Colusa County got its first real dose of winter weather this week as the strongest rainstorm yet of Water Year 2017-18 swept its way across the state.

According to the National Weather Service, much of the Sacramento Valley was expected to get up to two inches of rain from the storm, which was expected to last through Tuesday night or into Wednesday.

“Right now, we’ve got a lot of rain across the area, and certainly across all of Colusa County,” National Weather Service Meteorologist Craig Shoemaker said Monday afternoon. “This is the strongest storm that we’ve had so far this year, at least as far as rainfall and moisture.”

Early Monday afternoon, most of Colusa County had seen anywhere from three-quarters of an inch to an inch of rain, and Shoemaker said that the National Weather Service was still expecting quite a bit more.

“It could be up to another inch,” Shoemaker said. “We’re just about in the middle of this storm right now.”

Shoemaker added that Monday looked to be the start of a transition to a dryer weather pattern with a ridge of high pressure beginning to build, but that more wet weather could be in store for the next week.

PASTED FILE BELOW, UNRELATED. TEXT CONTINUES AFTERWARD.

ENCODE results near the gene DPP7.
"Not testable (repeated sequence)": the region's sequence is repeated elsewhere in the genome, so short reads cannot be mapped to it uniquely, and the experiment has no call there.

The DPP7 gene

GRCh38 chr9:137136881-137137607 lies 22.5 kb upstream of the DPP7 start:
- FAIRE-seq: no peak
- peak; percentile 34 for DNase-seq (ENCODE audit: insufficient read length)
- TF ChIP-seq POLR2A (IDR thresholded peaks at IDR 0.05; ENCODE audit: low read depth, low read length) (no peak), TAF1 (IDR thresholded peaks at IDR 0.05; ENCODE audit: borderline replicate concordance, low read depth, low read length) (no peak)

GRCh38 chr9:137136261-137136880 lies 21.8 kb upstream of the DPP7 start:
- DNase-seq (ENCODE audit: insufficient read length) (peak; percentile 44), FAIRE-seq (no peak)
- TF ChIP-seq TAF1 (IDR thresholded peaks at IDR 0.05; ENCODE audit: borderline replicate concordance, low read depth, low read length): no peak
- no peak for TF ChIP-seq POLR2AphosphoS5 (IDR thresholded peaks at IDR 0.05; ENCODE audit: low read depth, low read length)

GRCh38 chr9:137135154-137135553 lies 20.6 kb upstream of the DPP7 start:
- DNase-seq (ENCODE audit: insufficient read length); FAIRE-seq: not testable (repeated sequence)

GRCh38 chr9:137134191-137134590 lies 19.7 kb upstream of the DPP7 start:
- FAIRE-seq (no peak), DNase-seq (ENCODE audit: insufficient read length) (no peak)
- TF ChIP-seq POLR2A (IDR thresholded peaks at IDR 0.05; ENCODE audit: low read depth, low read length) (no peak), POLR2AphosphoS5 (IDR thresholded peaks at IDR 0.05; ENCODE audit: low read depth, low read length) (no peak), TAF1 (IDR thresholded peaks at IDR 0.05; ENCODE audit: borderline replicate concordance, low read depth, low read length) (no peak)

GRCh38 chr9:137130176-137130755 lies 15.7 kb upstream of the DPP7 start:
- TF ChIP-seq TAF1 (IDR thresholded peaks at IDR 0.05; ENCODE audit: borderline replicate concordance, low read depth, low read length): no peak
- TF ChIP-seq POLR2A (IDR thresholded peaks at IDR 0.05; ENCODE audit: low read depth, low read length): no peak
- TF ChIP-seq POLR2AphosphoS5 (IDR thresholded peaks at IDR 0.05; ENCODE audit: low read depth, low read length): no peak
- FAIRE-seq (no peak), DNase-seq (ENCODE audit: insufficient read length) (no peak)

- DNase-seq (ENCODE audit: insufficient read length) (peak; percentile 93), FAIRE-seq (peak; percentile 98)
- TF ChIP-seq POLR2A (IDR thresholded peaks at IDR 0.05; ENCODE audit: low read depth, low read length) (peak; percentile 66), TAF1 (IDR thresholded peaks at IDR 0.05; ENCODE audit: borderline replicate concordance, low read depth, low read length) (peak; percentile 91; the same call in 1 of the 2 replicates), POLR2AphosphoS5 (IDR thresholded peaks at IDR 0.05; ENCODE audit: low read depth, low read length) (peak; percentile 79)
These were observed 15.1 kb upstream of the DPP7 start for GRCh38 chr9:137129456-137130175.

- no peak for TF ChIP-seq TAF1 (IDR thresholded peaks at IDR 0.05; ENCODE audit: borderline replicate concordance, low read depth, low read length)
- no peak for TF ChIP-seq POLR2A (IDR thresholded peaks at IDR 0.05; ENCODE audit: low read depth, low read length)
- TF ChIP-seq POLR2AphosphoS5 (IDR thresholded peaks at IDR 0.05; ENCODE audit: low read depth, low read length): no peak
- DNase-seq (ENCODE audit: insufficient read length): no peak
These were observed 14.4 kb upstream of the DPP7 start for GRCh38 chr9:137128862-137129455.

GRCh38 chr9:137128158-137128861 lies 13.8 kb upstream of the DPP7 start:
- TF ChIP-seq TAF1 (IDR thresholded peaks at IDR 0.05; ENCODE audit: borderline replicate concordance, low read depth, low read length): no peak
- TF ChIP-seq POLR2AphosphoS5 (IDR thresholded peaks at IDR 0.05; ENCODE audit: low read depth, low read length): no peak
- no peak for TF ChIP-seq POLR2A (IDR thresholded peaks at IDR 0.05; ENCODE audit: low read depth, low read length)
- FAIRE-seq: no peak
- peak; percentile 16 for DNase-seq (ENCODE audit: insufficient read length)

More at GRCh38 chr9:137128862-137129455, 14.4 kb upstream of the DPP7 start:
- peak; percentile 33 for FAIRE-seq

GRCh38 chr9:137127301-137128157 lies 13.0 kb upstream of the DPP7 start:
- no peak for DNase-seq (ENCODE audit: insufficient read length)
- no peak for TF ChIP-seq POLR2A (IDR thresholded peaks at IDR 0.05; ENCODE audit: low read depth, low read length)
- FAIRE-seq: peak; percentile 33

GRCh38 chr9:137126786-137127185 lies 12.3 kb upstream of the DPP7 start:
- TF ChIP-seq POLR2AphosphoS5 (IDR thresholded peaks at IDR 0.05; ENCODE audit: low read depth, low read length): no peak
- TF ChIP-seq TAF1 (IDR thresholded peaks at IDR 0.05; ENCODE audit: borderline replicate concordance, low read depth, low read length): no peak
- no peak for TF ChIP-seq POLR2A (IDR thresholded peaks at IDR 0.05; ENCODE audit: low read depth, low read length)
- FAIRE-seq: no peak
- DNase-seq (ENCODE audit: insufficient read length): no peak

“Unfortunately, this looks like the one big storm system that we’ll have for the week,” Shoemaker said. “We’ve got another system – we’re talking about maybe on Jan. 15 or Jan. 16 – that’s about another week away.”

This week’s rain was much needed in Colusa County, which was running anywhere from 40 to 50 percent its normal rainfall totals before Monday. Shoemaker said that this storm was likely to bring Colusa County towards about 75 percent of normal by the time it was done.

“We’ll get at least 25 percent of that back, of what we were below normal,” Shoemaker said. “That’s just speculating about where our final numbers will be, but somewhere in that range. This is a pretty significant rainfall event, given how dry we started the water year off as.”■

Brian Pearson
Brian Pearson is the former Managing Editor & Reporter for the Williams Pioneer Review. Brian joined the Williams Pioneer Review in June 2016 and is committed to bringing hyperlocal news to its readers. A few of his projects included reporting local government and the sports page.